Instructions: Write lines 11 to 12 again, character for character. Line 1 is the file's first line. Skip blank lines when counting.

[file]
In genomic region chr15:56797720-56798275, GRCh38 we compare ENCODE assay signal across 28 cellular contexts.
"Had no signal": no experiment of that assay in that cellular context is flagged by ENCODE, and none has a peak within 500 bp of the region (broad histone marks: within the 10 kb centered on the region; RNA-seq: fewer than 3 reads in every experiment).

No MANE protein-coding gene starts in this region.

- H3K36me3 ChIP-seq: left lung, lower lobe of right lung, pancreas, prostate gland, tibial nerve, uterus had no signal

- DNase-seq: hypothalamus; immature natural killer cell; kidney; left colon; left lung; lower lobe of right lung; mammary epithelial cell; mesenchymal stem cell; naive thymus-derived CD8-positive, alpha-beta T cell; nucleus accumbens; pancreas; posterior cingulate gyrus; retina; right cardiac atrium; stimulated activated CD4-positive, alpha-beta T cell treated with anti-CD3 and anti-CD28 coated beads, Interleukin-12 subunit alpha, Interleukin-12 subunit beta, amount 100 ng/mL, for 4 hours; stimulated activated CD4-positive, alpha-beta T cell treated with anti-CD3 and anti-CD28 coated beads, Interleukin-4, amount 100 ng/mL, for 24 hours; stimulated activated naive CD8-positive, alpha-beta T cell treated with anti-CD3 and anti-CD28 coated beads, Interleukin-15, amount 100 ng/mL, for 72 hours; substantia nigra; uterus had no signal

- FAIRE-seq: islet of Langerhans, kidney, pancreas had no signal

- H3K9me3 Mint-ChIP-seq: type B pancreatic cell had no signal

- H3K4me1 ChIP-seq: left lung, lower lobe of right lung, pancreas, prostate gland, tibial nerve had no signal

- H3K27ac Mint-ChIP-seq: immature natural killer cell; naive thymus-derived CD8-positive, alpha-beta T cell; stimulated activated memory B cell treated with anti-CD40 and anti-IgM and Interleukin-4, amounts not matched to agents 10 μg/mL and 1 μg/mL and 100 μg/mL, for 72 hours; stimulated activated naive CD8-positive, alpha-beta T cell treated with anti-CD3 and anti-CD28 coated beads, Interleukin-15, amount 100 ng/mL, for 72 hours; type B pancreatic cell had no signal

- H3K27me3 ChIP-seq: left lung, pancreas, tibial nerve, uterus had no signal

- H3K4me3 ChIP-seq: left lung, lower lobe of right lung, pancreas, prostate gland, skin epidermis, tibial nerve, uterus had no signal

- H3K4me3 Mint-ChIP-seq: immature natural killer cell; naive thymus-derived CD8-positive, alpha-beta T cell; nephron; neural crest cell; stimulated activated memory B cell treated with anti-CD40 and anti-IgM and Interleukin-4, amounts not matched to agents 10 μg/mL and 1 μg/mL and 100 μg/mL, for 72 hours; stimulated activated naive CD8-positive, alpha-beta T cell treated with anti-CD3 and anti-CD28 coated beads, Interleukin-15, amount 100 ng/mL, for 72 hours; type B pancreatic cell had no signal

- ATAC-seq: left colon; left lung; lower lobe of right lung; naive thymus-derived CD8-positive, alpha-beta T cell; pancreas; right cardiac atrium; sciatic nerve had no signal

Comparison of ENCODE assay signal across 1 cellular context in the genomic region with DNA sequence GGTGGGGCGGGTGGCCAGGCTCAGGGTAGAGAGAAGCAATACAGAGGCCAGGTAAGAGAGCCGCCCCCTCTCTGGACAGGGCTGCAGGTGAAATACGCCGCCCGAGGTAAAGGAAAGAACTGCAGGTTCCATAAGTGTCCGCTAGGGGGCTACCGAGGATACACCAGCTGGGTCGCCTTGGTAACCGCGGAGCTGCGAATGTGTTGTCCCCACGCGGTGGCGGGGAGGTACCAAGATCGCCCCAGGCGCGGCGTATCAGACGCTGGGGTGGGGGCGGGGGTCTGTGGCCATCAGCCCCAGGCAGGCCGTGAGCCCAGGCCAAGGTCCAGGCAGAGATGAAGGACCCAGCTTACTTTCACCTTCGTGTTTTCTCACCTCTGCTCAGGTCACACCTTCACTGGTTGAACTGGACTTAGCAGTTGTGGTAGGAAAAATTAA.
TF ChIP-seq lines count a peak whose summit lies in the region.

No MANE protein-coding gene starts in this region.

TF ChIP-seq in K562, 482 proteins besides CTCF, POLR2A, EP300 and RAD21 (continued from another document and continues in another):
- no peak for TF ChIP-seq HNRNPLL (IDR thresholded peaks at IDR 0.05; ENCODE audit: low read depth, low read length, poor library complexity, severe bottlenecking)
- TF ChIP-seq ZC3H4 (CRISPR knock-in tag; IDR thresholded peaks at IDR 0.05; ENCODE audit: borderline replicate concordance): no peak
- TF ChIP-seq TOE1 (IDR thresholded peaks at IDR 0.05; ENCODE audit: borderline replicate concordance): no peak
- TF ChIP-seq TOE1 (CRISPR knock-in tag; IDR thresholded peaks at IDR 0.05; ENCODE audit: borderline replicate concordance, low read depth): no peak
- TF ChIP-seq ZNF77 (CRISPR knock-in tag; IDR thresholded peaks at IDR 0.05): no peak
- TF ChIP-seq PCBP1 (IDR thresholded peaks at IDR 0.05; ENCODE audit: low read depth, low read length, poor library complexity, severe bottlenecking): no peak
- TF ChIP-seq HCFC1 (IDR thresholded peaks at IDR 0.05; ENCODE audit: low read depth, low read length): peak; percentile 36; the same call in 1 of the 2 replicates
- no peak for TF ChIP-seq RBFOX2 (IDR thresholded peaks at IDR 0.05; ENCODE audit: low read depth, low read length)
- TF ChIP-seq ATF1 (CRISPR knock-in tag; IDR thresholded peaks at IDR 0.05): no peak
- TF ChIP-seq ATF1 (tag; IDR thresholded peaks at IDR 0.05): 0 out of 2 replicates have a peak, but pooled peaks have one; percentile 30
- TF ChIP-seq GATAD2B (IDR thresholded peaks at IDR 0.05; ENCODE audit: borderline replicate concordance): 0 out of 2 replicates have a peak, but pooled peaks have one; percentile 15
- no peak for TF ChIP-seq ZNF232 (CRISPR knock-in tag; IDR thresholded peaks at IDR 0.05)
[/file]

- H3K4me3 ChIP-seq: left lung, lower lobe of right lung, pancreas, prostate gland, skin epidermis, tibial nerve, uterus had no signal

- H3K4me3 Mint-ChIP-seq: immature natural killer cell; naive thymus-derived CD8-positive, alpha-beta T cell; nephron; neural crest cell; stimulated activated memory B cell treated with anti-CD40 and anti-IgM and Interleukin-4, amounts not matched to agents 10 μg/mL and 1 μg/mL and 100 μg/mL, for 72 hours; stimulated activated naive CD8-positive, alpha-beta T cell treated with anti-CD3 and anti-CD28 coated beads, Interleukin-15, amount 100 ng/mL, for 72 hours; type B pancreatic cell had no signal